BOOTH: It is true, all of the Nordic countries are phenomenally expensive to visit. I believe the Swedish krona is perhaps better value for visitors, but it's marginal. On the other hand, lots of museums and attractions are free at least one day a week, so if you plan well you can save money in that way. And Legoland is free after 5pm every day. It closes about an hour later, and the rides stop at 5pm, but at least you can see the Lego cityscapes!
Everyone should visit Iceland at least once in their lives: it has the most extraordinary landscape on Earth. For beautiful countryside, Norway is hard to beat; it is breathtakingly gorgeous. For culture and food, it has to be Copenhagen. For sheer "otherness," Finland. The single greatest sight in all of Scandinavia, however, is the Vasa in Stockholm (look it up!).
LONGITUDE: After living in Denmark for over a decade, you're not convinced it is the happiest country in the world. Why not?
BOOTH: Actually, Denmark has even plummeted in the official happiness surveys, but it was always a myth that they were "happy" (the people who run those happiness surveys secretly admit they use the word because it grabs headlines). I think "contented" or "satisfied" is a much better way of describing them: and they do have an awful lot to be contented about — free healthcare and education, great welfare provision, they are pretty rich, they don't work so much and they are all beautiful, tall and slim (at least compared to me).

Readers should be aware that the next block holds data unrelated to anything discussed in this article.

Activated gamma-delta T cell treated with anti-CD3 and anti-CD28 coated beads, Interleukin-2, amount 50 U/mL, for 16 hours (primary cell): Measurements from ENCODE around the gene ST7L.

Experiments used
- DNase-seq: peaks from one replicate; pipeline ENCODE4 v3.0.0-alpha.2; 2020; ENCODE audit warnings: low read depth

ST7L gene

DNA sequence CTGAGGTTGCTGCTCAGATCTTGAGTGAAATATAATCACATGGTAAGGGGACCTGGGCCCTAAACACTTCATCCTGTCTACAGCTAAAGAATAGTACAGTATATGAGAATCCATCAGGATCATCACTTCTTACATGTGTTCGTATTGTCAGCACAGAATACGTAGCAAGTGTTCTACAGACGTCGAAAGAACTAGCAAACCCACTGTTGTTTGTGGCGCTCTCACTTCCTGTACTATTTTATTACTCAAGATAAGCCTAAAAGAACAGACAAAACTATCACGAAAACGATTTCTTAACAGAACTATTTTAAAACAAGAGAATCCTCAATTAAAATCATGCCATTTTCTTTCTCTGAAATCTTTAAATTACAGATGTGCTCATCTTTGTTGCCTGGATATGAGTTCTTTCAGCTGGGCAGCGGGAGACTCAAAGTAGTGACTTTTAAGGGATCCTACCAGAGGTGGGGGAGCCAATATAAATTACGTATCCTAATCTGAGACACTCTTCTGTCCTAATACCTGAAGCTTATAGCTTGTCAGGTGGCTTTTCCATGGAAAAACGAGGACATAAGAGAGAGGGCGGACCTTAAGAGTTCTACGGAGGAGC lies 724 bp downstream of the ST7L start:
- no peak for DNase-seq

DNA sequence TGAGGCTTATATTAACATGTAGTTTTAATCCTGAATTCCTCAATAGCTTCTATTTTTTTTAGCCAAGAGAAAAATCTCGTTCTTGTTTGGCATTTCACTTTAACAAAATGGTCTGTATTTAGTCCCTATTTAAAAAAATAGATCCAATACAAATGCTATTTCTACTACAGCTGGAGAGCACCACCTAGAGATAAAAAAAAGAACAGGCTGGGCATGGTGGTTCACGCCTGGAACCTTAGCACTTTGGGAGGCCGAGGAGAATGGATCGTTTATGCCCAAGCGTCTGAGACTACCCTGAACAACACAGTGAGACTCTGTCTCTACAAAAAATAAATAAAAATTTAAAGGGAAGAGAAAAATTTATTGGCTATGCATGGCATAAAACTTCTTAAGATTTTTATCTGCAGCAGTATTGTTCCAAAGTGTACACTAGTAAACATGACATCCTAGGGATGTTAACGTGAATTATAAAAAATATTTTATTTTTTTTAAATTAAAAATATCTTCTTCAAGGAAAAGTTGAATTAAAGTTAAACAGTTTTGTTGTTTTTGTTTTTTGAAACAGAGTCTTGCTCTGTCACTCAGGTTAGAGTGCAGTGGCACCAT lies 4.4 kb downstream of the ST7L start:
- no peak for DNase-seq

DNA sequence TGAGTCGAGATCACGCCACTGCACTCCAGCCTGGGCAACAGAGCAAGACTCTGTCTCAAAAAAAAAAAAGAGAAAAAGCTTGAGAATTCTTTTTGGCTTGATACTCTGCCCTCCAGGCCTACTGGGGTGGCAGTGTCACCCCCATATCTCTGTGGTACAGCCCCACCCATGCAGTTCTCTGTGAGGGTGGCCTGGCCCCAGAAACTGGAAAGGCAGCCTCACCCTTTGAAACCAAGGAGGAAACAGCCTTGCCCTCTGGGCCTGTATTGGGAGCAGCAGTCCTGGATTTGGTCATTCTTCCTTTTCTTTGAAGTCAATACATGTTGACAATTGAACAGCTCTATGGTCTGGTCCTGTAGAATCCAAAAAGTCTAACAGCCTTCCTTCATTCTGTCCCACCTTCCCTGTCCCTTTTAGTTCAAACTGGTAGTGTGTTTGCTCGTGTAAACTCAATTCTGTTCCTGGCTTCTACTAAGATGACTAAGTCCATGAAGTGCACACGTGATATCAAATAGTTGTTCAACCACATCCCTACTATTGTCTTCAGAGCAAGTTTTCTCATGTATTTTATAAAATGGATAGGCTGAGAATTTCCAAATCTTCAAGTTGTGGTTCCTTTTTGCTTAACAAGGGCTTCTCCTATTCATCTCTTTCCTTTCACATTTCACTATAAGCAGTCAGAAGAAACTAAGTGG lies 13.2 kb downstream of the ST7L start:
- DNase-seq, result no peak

LONGITUDE: Much of your book is spent pointing out the inconsistencies you've found within each country — for example, neutral Sweden is also a major arms manufacturer. What was the most baffling contradiction you encountered?
BOOTH: One of the most unsettling ones is the high levels of reported violence against women. These countries are among the most gender-equal in the world, but Denmark and Sweden rank one and two, I believe, in terms of the numbers of women who have been the victims of violence. Obviously, a lot of that is to do with reporting levels, but still they shouldn't really be anywhere near the top 20.